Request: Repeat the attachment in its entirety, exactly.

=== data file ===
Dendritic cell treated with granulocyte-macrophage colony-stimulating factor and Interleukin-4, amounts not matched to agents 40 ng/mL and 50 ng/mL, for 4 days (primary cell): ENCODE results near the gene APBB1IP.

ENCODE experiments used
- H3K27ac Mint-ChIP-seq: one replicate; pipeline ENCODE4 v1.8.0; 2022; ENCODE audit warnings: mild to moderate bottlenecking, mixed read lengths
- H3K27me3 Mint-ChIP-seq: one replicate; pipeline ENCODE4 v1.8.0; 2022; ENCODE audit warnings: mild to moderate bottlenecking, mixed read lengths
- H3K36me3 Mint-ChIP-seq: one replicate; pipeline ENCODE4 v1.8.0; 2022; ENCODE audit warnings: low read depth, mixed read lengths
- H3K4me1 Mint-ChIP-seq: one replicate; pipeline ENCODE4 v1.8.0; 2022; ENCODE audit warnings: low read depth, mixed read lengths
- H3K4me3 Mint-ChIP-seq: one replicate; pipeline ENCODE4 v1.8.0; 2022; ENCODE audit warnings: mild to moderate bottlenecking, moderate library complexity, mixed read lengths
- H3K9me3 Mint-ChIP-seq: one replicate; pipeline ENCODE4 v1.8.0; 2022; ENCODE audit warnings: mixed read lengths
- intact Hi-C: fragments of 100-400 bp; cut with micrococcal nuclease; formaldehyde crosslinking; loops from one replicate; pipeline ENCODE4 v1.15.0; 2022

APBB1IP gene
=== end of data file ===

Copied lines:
Dendritic cell treated with granulocyte-macrophage colony-stimulating factor and Interleukin-4, amounts not matched to agents 40 ng/mL and 50 ng/mL, for 4 days (primary cell): ENCODE results near the gene APBB1IP.

ENCODE experiments used
- H3K27ac Mint-ChIP-seq: one replicate; pipeline ENCODE4 v1.8.0; 2022; ENCODE audit warnings: mild to moderate bottlenecking, mixed read lengths
- H3K27me3 Mint-ChIP-seq: one replicate; pipeline ENCODE4 v1.8.0; 2022; ENCODE audit warnings: mild to moderate bottlenecking, mixed read lengths
- H3K36me3 Mint-ChIP-seq: one replicate; pipeline ENCODE4 v1.8.0; 2022; ENCODE audit warnings: low read depth, mixed read lengths
- H3K4me1 Mint-ChIP-seq: one replicate; pipeline ENCODE4 v1.8.0; 2022; ENCODE audit warnings: low read depth, mixed read lengths
- H3K4me3 Mint-ChIP-seq: one replicate; pipeline ENCODE4 v1.8.0; 2022; ENCODE audit warnings: mild to moderate bottlenecking, moderate library complexity, mixed read lengths
- H3K9me3 Mint-ChIP-seq: one replicate; pipeline ENCODE4 v1.8.0; 2022; ENCODE audit warnings: mixed read lengths
- intact Hi-C: fragments of 100-400 bp; cut with micrococcal nuclease; formaldehyde crosslinking; loops from one replicate; pipeline ENCODE4 v1.15.0; 2022

APBB1IP gene